The Plot: Our film begins with a prostitute being picked up from the side of the road and eventually being murdered with a straight razor, by an unknown assailant. We skip forward and meet Julie Wardh (Edwige Fenech), who is being utterly ignored by her businessman husband. He’s more interested in stocks than her, which has led to some disillusionment within their marriage. When Mrs. Wardh first hears about this murder, which happened very close by to her home, a slight amount of paranoia begins to creep into her mind. She finds that her former boyfriend, Jean, is still hanging around town after her long departure for America and he hasn’t let go of the past. Jean and Julie had a torrid love affair at one point, and Jean is well known for his enjoyment of kinky and rough sexual activities. Soon, George (George Hilton) enters into the picture as well and the young man seems to understand where Julie is coming from and desperately wants to protect her. Now, with this murderer on a rampage and Julie’s own sexual desires going unfulfilled she will find herself wrapped up in a torrid wind of violence, sexual awakening and mystery.


The Review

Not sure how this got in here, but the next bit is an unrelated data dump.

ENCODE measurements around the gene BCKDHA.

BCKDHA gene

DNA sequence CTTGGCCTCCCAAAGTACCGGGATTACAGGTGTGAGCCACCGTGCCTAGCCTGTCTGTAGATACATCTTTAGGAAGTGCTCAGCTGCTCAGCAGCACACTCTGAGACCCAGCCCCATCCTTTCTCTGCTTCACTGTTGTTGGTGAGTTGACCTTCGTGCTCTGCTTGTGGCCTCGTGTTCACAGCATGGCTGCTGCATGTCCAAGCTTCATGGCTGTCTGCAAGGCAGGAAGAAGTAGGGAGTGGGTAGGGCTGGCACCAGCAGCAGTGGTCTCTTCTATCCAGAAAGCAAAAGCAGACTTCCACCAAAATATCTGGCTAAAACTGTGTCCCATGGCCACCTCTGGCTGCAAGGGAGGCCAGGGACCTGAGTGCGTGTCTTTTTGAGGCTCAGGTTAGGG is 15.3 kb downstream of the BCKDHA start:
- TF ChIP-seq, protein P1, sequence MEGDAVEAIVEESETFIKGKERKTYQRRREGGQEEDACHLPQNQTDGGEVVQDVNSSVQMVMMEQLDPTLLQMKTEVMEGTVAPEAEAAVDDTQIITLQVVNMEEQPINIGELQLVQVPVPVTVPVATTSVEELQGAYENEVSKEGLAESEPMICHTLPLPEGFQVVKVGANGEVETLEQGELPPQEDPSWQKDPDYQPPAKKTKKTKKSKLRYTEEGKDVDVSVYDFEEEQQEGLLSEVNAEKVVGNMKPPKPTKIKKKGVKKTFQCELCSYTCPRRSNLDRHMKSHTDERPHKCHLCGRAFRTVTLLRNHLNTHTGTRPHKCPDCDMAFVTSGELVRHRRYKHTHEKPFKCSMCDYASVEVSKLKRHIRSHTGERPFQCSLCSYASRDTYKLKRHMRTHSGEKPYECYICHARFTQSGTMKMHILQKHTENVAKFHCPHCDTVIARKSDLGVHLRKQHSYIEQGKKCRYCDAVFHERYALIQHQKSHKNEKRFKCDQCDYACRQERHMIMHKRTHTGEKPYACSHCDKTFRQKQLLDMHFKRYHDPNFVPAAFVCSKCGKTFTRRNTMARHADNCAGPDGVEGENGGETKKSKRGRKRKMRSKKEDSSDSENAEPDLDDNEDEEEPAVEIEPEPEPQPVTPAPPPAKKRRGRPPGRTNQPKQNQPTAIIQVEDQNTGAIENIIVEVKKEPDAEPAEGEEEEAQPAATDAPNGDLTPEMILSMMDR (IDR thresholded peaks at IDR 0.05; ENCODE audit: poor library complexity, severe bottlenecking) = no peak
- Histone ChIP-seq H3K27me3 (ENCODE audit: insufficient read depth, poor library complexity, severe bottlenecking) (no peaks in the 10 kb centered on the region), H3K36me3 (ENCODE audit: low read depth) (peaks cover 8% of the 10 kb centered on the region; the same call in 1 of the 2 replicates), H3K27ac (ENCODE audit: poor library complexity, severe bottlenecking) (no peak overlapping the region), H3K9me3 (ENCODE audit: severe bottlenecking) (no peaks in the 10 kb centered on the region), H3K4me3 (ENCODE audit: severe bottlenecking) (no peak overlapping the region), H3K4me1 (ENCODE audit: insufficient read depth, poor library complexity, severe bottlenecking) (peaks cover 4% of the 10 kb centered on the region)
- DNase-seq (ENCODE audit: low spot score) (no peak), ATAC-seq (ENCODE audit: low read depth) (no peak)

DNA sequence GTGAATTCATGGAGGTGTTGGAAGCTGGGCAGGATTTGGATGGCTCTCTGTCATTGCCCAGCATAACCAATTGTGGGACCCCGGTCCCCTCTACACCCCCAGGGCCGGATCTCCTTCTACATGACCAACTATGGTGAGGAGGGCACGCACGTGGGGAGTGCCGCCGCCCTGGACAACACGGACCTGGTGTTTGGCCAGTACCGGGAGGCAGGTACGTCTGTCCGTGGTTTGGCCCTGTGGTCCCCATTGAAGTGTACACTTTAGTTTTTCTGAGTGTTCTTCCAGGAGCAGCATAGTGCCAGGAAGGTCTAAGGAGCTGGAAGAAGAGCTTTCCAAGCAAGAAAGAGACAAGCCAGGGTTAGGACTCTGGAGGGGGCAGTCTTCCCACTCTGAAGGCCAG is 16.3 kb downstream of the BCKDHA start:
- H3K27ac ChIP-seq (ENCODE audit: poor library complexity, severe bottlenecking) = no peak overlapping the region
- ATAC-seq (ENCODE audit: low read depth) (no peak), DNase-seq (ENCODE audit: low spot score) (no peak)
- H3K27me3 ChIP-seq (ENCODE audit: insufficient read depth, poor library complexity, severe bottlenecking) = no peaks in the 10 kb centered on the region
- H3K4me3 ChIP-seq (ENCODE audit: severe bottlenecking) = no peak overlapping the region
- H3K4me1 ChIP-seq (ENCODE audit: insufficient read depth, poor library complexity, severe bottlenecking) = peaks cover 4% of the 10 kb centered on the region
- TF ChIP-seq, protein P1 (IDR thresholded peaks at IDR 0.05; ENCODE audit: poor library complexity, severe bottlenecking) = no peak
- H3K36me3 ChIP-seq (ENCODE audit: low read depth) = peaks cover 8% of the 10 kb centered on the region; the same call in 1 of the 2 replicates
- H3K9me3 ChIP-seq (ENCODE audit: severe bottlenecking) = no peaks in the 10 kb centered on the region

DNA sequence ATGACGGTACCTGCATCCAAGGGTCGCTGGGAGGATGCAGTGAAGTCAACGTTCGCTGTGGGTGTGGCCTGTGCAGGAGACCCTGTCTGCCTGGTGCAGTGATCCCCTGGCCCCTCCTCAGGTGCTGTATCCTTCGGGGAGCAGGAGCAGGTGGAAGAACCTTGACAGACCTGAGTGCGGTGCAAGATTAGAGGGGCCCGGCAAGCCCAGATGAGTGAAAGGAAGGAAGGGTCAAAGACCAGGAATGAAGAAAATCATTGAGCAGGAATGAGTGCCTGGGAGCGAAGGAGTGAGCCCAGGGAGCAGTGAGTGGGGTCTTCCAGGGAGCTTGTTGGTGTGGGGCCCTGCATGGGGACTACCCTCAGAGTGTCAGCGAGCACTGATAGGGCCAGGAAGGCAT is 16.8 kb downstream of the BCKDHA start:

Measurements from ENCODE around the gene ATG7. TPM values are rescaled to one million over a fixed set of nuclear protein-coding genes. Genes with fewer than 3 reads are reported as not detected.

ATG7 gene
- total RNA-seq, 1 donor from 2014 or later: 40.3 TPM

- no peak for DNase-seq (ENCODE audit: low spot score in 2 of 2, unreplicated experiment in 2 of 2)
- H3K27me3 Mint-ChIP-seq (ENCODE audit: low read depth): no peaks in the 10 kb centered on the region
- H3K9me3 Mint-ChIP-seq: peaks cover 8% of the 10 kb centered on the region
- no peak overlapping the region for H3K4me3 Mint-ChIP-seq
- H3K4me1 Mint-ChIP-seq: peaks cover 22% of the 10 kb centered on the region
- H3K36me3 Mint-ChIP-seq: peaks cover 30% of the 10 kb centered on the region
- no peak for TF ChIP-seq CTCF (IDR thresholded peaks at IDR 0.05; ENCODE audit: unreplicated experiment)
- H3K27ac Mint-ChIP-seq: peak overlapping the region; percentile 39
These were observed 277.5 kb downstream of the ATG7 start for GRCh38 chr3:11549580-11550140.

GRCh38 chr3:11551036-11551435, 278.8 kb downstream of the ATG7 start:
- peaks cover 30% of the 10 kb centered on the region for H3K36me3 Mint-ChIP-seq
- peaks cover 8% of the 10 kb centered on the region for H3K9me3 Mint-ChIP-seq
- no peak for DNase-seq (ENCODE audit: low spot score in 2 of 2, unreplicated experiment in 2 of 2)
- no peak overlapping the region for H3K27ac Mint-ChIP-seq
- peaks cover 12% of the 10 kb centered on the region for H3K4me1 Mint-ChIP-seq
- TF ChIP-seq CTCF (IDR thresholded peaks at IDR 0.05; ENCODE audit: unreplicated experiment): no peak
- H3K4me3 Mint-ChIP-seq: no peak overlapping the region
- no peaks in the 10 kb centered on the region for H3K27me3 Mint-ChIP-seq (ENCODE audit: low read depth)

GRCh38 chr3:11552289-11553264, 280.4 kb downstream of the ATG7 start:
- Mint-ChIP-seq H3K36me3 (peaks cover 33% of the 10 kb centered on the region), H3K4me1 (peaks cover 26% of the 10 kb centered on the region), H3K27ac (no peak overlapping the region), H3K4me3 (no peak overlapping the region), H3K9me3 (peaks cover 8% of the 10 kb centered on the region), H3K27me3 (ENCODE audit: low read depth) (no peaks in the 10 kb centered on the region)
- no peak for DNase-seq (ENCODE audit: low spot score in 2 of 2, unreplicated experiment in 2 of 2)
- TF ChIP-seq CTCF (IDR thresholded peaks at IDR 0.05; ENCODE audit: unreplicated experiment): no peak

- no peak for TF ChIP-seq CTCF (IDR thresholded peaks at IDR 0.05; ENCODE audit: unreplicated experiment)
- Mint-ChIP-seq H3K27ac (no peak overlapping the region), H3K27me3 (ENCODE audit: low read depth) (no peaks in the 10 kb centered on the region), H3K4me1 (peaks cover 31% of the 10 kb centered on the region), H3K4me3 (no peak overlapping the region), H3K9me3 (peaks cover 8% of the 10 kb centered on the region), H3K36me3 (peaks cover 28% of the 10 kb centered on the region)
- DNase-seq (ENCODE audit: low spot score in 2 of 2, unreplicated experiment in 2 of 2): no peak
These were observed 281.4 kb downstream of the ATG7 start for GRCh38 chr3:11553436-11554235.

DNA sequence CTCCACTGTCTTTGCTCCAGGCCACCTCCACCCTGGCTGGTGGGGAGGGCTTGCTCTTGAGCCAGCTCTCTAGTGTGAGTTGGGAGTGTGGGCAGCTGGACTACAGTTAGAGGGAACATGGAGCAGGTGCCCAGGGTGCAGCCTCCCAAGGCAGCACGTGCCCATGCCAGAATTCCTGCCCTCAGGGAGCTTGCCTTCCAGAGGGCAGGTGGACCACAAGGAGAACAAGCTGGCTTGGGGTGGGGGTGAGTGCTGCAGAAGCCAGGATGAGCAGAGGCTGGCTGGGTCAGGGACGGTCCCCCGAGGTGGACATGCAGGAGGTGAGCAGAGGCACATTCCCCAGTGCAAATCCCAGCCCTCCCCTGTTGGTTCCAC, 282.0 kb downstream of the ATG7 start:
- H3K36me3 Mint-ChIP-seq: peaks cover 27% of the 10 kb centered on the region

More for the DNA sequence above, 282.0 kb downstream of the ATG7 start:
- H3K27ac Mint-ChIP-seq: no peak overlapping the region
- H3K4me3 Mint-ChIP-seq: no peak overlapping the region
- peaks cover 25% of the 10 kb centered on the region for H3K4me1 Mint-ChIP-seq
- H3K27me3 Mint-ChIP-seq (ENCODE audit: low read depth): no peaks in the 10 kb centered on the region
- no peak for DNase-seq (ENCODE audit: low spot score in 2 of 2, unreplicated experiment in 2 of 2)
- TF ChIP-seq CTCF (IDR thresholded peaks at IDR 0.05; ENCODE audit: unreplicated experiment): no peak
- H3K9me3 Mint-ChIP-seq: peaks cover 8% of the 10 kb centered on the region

The Strange Vice of Mrs. Wardh, on paper, is a total Eurocult wet dream. Any self proclaimed fan of genre film would be hard pressed not to salivate upon first reading up on the film. Directed by genre great Sergio Martino, who brought us the Giallo favorite Your Vice is a Locked Room and Only I Have the Key amongst a litany of other works, and also starring the number one Giallo vixen of all time: Edwige Fenech. How could you not be excited? Throw in George Hilton as well as Ivan Rassimov (the creepy blonde haired guy from another Martino/Fenech teamup, All the Colors of the Dark) and you have an all-star cast with a brilliant director and a script that dares to compile more than just your basic top-layer content. The Strange Vice of Mrs. Wardh is actually a surprisingly psycho-sexual piece of Giallo cinema that delves heavily into the words of sado-masochism while also delivering the expected doses of mystery and suspense that we have come to expect. While the very end product may not be the very best the genre has ever produced, Martino displays all of his best traits with this film and we are ultimately left with a very strong genre-bending thriller that is sure to please the fans.